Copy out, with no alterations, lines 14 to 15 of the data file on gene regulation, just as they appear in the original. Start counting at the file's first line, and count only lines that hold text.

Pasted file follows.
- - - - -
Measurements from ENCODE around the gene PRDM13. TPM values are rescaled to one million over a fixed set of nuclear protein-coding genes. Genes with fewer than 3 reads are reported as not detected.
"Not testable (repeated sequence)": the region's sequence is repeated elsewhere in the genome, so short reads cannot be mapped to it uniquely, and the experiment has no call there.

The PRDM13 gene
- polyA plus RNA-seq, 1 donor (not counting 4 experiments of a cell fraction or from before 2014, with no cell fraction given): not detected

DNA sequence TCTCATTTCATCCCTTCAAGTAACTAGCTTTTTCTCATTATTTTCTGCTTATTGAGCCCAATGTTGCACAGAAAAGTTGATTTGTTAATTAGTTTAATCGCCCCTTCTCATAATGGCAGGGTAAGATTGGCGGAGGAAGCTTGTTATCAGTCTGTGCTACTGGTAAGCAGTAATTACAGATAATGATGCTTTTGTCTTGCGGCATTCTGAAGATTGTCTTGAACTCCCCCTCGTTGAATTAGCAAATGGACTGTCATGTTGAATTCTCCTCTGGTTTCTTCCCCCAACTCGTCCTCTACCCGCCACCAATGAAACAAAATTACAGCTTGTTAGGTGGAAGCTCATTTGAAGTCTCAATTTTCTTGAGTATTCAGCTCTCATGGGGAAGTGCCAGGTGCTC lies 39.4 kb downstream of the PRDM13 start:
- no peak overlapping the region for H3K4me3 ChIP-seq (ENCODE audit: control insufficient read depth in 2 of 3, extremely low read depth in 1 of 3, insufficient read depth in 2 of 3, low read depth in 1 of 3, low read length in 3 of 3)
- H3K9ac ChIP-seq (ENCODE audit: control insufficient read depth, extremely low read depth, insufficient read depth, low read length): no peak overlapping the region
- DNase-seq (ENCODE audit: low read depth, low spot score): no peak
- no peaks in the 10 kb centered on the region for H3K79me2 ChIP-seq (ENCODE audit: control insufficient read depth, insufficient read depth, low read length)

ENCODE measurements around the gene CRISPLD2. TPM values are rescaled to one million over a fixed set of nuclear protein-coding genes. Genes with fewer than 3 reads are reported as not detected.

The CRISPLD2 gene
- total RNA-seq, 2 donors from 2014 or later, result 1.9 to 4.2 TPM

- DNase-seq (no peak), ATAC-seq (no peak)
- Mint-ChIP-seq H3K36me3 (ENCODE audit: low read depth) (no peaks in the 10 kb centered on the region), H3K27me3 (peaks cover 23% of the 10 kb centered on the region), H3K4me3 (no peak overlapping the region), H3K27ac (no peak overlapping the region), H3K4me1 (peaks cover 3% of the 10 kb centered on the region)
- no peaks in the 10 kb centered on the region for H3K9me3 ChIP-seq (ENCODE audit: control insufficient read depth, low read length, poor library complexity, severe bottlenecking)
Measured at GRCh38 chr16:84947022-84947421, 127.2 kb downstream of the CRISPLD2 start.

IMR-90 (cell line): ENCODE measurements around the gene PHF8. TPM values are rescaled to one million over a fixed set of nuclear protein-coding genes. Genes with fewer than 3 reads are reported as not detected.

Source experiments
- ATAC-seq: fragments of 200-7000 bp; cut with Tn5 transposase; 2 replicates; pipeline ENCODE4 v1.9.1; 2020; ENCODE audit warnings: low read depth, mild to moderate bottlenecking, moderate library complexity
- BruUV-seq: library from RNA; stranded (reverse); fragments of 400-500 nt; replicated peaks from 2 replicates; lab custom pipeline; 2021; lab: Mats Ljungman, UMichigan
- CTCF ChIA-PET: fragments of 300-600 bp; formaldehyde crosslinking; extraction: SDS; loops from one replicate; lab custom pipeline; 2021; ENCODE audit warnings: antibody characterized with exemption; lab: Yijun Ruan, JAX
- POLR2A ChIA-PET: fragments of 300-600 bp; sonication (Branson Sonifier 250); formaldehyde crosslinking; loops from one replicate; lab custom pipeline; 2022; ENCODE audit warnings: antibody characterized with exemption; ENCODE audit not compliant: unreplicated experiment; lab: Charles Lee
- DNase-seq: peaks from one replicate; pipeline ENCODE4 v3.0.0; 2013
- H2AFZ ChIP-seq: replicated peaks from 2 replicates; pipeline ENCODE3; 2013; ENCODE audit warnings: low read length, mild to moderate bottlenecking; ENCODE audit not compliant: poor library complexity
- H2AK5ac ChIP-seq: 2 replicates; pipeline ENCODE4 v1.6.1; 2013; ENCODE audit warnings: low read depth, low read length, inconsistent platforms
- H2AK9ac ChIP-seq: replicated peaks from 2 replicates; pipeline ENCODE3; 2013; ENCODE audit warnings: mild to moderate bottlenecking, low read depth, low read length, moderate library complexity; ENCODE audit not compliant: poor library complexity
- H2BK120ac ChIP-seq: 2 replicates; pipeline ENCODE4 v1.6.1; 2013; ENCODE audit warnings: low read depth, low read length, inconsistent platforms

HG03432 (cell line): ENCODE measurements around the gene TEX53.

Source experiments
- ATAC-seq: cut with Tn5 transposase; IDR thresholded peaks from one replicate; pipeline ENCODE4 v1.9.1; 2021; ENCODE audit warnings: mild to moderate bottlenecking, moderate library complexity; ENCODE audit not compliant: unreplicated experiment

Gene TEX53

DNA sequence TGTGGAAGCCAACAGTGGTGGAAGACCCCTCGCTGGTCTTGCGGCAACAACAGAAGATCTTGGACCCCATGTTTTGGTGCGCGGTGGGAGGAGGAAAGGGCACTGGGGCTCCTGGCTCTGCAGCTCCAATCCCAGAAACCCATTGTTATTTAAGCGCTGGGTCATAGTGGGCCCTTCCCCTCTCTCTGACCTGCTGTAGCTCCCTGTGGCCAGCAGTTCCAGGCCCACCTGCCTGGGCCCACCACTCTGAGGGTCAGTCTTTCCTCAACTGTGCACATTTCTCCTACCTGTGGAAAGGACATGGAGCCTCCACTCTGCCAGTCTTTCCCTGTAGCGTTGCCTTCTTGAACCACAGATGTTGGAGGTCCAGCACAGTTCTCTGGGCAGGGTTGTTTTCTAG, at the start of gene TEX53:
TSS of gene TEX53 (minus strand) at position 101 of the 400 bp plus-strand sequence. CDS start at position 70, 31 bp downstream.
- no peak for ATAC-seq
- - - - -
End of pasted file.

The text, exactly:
- Mint-ChIP-seq H3K36me3 (ENCODE audit: low read depth) (no peaks in the 10 kb centered on the region), H3K27me3 (peaks cover 23% of the 10 kb centered on the region), H3K4me3 (no peak overlapping the region), H3K27ac (no peak overlapping the region), H3K4me1 (peaks cover 3% of the 10 kb centered on the region)
- no peaks in the 10 kb centered on the region for H3K9me3 ChIP-seq (ENCODE audit: control insufficient read depth, low read length, poor library complexity, severe bottlenecking)